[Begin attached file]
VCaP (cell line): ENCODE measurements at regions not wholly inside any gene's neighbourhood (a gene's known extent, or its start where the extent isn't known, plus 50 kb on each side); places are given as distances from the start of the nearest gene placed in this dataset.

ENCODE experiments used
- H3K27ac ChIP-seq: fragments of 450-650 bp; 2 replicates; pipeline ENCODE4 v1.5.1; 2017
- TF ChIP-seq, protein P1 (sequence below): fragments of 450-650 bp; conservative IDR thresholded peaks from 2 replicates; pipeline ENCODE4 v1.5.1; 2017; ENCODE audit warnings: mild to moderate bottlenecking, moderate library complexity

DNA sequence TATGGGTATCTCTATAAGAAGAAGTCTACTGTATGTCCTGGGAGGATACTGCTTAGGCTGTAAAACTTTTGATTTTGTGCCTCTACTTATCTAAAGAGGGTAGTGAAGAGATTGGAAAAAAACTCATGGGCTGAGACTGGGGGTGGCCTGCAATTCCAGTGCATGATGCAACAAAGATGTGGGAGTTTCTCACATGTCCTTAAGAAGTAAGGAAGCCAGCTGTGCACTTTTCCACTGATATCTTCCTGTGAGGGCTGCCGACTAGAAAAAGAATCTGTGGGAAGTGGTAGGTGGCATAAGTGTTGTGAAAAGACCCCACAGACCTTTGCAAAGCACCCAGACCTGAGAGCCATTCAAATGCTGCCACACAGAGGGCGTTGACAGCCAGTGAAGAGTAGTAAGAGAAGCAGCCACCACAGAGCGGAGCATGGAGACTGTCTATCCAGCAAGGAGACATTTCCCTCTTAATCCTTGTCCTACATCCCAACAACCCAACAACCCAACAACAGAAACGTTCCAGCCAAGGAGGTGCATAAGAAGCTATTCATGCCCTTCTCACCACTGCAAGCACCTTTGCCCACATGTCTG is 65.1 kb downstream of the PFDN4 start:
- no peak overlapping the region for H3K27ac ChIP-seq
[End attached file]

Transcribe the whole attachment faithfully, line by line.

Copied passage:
VCaP (cell line): ENCODE measurements at regions not wholly inside any gene's neighbourhood (a gene's known extent, or its start where the extent isn't known, plus 50 kb on each side); places are given as distances from the start of the nearest gene placed in this dataset.

ENCODE experiments used
- H3K27ac ChIP-seq: fragments of 450-650 bp; 2 replicates; pipeline ENCODE4 v1.5.1; 2017
- TF ChIP-seq, protein P1 (sequence below): fragments of 450-650 bp; conservative IDR thresholded peaks from 2 replicates; pipeline ENCODE4 v1.5.1; 2017; ENCODE audit warnings: mild to moderate bottlenecking, moderate library complexity

DNA sequence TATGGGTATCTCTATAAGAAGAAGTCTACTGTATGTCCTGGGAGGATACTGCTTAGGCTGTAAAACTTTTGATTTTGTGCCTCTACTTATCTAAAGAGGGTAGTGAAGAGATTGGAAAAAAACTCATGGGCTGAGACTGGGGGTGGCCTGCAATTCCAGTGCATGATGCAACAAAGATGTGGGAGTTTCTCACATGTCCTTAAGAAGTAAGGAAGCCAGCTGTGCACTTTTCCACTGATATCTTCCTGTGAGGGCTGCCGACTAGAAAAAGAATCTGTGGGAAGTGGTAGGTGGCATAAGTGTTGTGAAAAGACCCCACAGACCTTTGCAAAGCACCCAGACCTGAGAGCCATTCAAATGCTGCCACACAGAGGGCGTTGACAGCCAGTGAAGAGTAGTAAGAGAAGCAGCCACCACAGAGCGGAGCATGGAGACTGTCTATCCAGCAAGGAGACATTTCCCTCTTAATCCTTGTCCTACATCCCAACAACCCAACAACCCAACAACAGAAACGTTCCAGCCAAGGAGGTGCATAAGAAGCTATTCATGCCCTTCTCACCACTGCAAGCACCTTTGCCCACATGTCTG is 65.1 kb downstream of the PFDN4 start:
- no peak overlapping the region for H3K27ac ChIP-seq